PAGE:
Why I shoot film and not instagram!

This post is not only a response to Olly Lang over at: http://oggsie.com/blog/13502036/digital-curation but something I have been thinking about since the influx of mobile photography and instagram.

Olly is a great photographer who is the co-founder of the Australian Mobile photography group, together with Misho Baranovic, who are strong advocates for Mobile Photography and sharing. Olly has written an interesting article that I agree with on pretty much every point. It is exciting in this digital age with the ability  to reach a larger audience than ever. I just want to expand on this point and share some of my thoughts.

“3. Digital creation has advanced enough that the reach of digitalised art is only bound by the limitations of digital curation (and the resulting consumption).”
I think this is the major problem I personally have. There are huge limitations in the consumption of this new media. I really don’t want people looking at my images on a 3.5in screen. Some people are ok with it but everyone has their own ideas or voice to share. Output is important and adds to the concept of the project. Looking at your work as it evolves and noticing ideas and concepts is also important but we need to make sure that the instant gratification of seeing “likes” on images do not skew the future decisions for the project as it can often lead to a popularity contest.

For example, people ask me why I shoot film and I explain that for this particular project, film adds to the concept. I believe that people who migrate and settle in Australia, no matter how hard they try to hold onto their culture, within 2 or 3 generations it will be completely gone except for some devoted few whose goal it is to keep the culture alive. Sound familiar? Just like film. I do have issues with globalisation and the loss of culture but I won’t get into that now… So it is important for me to photograph this in film, not only because I love the process but to add to the eventual feeling of the finished product, playing on ideas of nostalgia and clinging onto the past.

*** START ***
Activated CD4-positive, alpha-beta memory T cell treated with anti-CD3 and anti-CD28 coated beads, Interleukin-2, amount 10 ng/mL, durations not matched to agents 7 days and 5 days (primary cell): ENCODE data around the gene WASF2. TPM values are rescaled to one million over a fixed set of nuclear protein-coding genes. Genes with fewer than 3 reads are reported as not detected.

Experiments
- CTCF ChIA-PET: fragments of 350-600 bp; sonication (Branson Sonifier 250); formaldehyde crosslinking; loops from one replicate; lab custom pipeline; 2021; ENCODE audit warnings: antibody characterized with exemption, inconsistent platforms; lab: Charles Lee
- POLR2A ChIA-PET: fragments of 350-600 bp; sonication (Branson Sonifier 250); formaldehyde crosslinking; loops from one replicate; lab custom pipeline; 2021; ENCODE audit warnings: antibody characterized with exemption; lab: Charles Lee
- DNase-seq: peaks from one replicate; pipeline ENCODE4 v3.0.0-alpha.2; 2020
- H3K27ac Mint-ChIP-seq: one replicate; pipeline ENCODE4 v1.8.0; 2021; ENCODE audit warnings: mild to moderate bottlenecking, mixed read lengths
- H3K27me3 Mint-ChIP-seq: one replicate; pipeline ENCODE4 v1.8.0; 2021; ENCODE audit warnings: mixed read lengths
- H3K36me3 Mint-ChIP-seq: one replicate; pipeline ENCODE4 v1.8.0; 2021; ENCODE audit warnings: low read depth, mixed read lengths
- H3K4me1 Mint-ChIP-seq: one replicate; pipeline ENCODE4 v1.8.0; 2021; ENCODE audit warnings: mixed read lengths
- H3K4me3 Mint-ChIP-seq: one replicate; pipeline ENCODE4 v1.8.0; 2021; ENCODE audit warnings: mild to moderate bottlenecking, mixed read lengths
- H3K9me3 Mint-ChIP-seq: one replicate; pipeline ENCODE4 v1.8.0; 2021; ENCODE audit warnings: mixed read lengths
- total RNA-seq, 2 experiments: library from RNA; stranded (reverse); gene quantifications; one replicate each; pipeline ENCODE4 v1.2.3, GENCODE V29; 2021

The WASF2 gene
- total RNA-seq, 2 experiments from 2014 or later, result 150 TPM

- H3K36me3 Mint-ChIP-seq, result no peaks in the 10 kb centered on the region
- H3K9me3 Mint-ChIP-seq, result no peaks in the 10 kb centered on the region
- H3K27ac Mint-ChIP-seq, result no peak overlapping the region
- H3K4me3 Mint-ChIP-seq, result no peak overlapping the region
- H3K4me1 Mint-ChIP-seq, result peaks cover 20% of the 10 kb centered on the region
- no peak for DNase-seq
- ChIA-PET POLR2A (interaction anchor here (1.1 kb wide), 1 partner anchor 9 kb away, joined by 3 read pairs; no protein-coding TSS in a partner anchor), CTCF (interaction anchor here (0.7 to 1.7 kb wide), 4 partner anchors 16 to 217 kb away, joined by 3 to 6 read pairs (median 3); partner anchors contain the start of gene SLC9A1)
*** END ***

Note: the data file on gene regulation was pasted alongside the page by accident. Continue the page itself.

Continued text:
I’ve never been into popular culture so I guess it’s not about appealing to the masses but striving to create a body of work that I find important, something which defines me so my grandkids can pick up a photobook of mine and get an insight into who I was. I’m nowhere near that goal but something I have started working on. For me, it is very important to work in projects, in particular long term projects. I don’t think we can make blanket statements either. We are all photographers who take photos of what we find interesting. Now I guess it depends on what you want to get out of photography but I truly believe that if we want to capture an intelligent audience who respects and understands our work, it needs to be personal or have some idea or concept behind the work that means something to you. Rewarding the viewer for looking deeper into your work discovering something about not only the photographer and the subject matter but also discovering something about themselves! I find mobile viewing is very limited in its display of projects as a whole but it will get there.

Ironically I just typed all this and updated the blog from my phone.

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